FOR Big, cosseting sound; good timing and focus; build AGAINST Favours easy listening over detail; price hike
At no point has it been broken – a string of What Hi-fi? Awards dating back to the turn of the 21st century attests to that – but nevertheless Marantz has gone ahead and fixed its 6000-series CD player every year regardless. This latest version, the CD6006, has undergone numerous changes from the 2015 Award-winning CD6005 – not least a price hike from the outgoing machine’s £330. None of them is fundamental – it's mainly down to internal component upgrades – but taken as a whole they contribute to making the CD6006 a superior disc-player to the CD6005 it replaces.
Looks can be deceiving
Looking at it, though, you’d be forgiven for thinking Marantz had, for once, left well enough alone. The chassis dimensions and the fascia layout will be familiar to anyone who’s so much as glanced at a 6000-series CD player in the past. Up front there’s a central tray-loading mechanism with a (bright, legible) display beneath, the usual controls, and USB socket and 6.3mm headphone output with gain control. Around the back it’s the bare essentials: stereo analogue output along with digital optical and coaxial outputs for by-passing the 6006’s DAC and using it purely as a transport. The usual logical, responsive and decently hefty Marantz remote control is present once again.
Rather than by-passing the Marantz’s DAC, we’d recommend making the most of it. It’s a high-quality, high-resolution (24-bit/192khz) Cirrus Logic CS4398 affair that’s capable of dealing with better-than-cd-quality digital files – it can be accessed via the USB input, so if you’ve any hi-res WAV files on a USB stick then the 6006 can become a hi-res audio player. The USB will also handle MP3, AAC and WMA files, as well as acting as a direct idevice input.
Elsewhere, the 6006’s headphone output is remarkably well specified for a product of this type – it’s compatible with a wide range of headphones and far from the afterthought this sort of feature often is.
Slide a copy of Burial’s Untrue into the (smooth, quiet) disc-tray and the broad strokes of the 6006’s sound are instantly familiar. It’s a robust, full-figured delivery, giving the low end’s hectic urban activity real weight and presence. This recording also shows up the Marantz’s lack of absolute authority slightly, the relentless bass attack threatening to run away with itself on occasion, but overall this player is good news for those who savour a ballsy bass line.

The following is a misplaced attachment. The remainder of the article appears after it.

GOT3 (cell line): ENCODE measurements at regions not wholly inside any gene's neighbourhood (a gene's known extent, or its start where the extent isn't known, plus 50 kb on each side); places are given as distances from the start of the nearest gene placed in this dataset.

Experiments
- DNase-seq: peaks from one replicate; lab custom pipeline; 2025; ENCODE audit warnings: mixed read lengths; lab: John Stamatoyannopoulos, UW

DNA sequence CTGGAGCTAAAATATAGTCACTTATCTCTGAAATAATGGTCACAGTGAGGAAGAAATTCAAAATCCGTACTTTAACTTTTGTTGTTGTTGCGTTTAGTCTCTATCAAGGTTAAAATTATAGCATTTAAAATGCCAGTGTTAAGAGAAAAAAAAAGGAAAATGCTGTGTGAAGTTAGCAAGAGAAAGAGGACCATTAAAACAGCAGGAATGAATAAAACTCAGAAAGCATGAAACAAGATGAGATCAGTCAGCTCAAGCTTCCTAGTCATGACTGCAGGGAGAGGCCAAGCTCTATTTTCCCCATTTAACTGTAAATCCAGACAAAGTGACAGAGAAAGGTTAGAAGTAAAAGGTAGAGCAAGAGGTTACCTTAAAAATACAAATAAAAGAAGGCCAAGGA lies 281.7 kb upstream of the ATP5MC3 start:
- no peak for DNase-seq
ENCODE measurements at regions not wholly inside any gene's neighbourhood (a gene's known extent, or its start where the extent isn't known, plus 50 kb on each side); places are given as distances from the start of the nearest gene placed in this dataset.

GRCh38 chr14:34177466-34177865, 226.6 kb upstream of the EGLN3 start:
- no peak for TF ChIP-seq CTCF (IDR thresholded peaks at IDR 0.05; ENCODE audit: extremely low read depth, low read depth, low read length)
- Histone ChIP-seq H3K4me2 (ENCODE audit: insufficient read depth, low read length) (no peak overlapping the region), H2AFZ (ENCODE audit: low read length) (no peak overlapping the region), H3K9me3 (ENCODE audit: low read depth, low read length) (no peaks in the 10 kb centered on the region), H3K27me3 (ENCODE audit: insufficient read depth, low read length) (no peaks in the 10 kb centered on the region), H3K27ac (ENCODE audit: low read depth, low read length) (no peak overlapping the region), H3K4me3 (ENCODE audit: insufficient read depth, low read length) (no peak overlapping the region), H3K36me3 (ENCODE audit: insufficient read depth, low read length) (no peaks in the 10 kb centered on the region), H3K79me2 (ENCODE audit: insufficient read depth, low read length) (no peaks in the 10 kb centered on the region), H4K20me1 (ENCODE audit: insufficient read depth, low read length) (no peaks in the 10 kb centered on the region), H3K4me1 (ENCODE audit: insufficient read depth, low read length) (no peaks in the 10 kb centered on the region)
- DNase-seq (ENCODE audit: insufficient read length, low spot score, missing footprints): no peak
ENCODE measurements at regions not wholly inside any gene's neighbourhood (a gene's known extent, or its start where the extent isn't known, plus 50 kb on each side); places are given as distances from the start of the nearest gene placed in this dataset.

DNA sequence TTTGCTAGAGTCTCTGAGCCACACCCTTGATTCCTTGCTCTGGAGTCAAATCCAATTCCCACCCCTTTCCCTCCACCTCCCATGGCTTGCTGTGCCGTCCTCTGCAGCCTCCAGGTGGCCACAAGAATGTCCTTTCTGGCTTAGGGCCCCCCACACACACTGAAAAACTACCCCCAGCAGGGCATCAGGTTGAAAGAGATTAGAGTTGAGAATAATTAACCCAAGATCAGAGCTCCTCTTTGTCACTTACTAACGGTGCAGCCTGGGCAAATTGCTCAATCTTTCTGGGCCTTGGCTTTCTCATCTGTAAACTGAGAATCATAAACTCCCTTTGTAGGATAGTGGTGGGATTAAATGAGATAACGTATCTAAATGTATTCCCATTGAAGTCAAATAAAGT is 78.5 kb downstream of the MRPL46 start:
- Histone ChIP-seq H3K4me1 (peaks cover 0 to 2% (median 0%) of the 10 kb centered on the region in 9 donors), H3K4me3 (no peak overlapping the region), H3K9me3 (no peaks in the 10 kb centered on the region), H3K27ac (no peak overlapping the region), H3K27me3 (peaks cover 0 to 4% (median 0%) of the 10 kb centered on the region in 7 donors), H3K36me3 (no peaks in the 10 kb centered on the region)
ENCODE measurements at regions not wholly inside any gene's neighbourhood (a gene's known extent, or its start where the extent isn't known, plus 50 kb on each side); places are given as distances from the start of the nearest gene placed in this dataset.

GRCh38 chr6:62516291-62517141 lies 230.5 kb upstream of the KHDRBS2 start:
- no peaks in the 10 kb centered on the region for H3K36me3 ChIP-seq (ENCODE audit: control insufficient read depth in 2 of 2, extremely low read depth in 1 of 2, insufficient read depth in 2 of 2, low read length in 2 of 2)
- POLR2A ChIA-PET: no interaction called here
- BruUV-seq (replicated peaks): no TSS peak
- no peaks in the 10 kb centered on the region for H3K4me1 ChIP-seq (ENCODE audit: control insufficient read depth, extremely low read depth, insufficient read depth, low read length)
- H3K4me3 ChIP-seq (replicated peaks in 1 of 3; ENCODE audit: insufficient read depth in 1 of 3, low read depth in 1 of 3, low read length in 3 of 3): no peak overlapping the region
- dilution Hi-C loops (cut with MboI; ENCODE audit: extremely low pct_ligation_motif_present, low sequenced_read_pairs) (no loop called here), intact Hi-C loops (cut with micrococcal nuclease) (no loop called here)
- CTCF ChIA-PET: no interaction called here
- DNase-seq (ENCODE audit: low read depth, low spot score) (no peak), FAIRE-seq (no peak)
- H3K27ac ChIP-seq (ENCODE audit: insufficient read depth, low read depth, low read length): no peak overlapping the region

Throughout the rest of the frequency range, the Marantz proves an equally sturdy listen. There are decent detail levels in the midrange, and rather more bite and shine to the treble frequencies than we’ve been used to from 6000-series CD players – which is definitely a good thing. Truly careless system-matching will provoke a little harshness, but in all reasonable circumstances the 6006 is a nicely balanced listen.
Clarity in complexity
Timing is good, even when the going gets complex, as Kurt Weill’s The Threepenny
Opera (RIAS Berlin Sinfonietta, Ute Lemper) demonstrates. The 6006 establishes a broad and believable soundstage, positions and focuses well, and makes the interaction between whole sections or individual instruments obvious. There’s a tangible sense of performance that nominal rivals can’t quite match. It’s not about to get carried away or overexcited, but the 6006 is a more engaged and engaging listen than the machine it replaces.
Lower the temperature from ‘boil’ to ‘simmer’ with Ólafur Arnalds’ Found Songs and the Marantz is unflustered, able to deal with small-scale and delicate just as confidently as it does urban bombast. The attack and decay of piano notes, the bite and rasp of violin strings, and the light and shade of synthesiser washes are all delivered deftly.
So it’s a case of “meet the new boss – mildly upgraded and consequently appreciably better than the old boss”. A price-hike is always a risky gambit, but in the case of the CD6006 it’s a punt that has paid off handsomely.
It looks the same, but there have been tweaks under the skin.
Disc-tray operation is smooth and quiet, but the real treats come when the music plays